TPP problems

Trading Away Our Sovereignty

Agree with you in a sense John, and your analysis is essentially surface level.

If you look deeper, at the systemic incentives at work, then the picture is quite startling.

Calling this a “free trade” agreement is one of the finest examples of Orwellian Newspeak I have ever seen.

Rather than freedom, the agreement is a set of restrictions on freedom that are used as legal tools to create and or maintain scarcity that technology would otherwise remove.
That scarcity, by definition, is the absence of goods and services that could otherwise be freely enjoyed by a large fraction of society that will be deprived of that enjoyment by this agreement.

What is at root cause?

At the root of this issue is a fundamental conflict with the exponentially expanding capacity of technology and automation to deliver universal abundance of a growing set of goods and services, existing against our dominant social organising paradigm of markets and money – which are based in scarcity.

Anything which is universally abundant has no value in a market (doubt that, consider oxygen in the air – arguably the single most valuable commodity to any individual human, yet of no market value due to its universal abundance).

The biggest issue of social justice for our age is the conflict that now exists between the ability of technology to deliver an ever expanding set of goods and services at zero marginal cost of production (universal abundance), placed against our dominant measure of value (money) which is based in scarcity (and by definition values any universal abundance at zero).

The TPP is a set of agreements to prevent the delivery of universal abundance by creating a set of artificial barriers to the delivery of that abundance, mainly under the guise of intellectual property laws, copyright, patent and various other related realms.

Throughout most of human history, when we really did have genuine scarcity of most goods and services, markets and money were genuinely beneficial to most people.

Now that we have the technical capacity to automate any process, and to capture solar energy for human use far more efficiently than going through biological systems, we have the technical ability to deliver universal abundance of a large and growing set of goods and services. But delivering universal abundance of anything drives the price to zero and thence the profit to zero – so makes no sense from a financial perspective, however much sense it makes from a humanitarian and justice perspective.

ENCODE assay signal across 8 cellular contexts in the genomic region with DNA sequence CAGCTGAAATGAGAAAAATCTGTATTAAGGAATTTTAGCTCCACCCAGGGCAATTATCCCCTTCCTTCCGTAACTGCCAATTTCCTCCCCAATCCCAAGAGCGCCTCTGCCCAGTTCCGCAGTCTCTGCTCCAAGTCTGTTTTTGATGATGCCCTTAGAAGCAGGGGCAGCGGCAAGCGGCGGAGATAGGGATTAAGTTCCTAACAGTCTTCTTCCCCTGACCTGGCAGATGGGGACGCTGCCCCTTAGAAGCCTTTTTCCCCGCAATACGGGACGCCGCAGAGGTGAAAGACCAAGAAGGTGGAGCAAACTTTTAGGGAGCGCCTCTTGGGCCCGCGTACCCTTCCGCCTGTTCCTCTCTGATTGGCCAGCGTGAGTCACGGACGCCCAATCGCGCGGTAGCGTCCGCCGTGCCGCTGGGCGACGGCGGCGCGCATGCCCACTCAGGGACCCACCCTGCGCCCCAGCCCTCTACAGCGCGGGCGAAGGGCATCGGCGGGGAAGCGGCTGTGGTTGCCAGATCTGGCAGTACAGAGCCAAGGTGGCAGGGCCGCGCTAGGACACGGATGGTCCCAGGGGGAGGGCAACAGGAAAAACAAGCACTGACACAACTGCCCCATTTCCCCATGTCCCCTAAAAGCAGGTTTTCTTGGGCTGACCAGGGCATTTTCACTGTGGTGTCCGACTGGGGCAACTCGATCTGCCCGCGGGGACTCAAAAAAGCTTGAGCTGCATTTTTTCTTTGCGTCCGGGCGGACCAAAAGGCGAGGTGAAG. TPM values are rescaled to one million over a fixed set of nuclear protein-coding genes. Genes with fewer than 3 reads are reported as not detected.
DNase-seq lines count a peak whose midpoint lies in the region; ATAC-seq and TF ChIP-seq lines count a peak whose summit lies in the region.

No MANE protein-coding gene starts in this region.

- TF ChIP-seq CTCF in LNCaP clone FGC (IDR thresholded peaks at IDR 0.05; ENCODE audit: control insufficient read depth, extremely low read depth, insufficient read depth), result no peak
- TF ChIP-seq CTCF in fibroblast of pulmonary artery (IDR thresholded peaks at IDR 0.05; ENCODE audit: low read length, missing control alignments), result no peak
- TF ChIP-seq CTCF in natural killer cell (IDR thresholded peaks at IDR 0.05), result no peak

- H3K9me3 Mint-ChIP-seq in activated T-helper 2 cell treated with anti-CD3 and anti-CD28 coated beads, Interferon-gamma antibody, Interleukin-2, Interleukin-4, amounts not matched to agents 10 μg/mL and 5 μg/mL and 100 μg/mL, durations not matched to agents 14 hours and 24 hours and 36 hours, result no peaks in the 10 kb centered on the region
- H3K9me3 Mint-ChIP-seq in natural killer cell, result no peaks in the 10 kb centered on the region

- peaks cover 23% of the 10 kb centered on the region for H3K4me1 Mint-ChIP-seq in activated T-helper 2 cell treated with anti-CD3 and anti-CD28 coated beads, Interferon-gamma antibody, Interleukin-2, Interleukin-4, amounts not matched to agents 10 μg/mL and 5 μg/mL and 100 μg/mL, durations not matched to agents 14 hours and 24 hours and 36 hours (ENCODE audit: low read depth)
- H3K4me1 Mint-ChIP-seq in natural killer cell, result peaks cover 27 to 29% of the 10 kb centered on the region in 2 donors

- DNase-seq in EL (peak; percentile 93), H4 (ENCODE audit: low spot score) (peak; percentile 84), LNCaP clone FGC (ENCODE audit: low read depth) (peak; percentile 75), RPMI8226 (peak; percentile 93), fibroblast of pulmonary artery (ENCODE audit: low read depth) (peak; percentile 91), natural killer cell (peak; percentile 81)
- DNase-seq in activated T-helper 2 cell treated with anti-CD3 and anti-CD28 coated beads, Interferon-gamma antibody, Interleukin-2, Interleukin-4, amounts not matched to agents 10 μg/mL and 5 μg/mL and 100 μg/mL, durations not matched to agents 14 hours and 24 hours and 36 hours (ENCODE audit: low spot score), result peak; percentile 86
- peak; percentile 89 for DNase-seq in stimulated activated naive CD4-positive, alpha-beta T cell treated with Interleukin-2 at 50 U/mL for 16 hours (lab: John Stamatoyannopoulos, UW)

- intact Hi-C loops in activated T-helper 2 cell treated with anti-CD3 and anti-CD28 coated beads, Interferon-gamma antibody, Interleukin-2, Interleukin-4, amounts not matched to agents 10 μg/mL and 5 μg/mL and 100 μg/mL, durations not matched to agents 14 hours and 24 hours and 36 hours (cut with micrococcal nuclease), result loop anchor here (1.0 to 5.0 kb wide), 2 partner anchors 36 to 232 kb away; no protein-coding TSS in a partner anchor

In this sense, the TPP is just a natural response from the perspective of money, from those who view everything about our existence in terms of money – as if it had any real value in today’s world.

Technology is delivering tools faster than our social and conceptual systems can keep up (on average over the population).

The TPP makes sense from a corporate view of the world – in terms of money.

From the perspective of those at the bottom of the distribution curve, it is simply a tool of domination and dis-empowerment.

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Thanks John

You have my great respect, as one of the few economists who actively thinks beyond the dogma (up there with Milton Friedman).

On the medical side – high dose vitamin C can assist the body’s own immune system to cure most things most of the time, but no profit in that for big pharama, so they bury it. Robert Cathcart (Medical Hypotheses, 18:61-77, 1985) publish some very interesting data a long time ago. The greatest chemist ever (as measured by other chemists – Linus Pauling) spent the latter years of his life investigating the many roles of Vitamin C.

I have used it to cure myself of “incurable cancer” – and collected my life insurance along the way (I was that “terminal” – now 5 years on – see

About Ted Howard NZ

Seems like I might be a cancer survivor. Thinking about the systemic incentives within the world we find ourselves in, and how we might adjust them to provide an environment that supports everyone (no exceptions) - see
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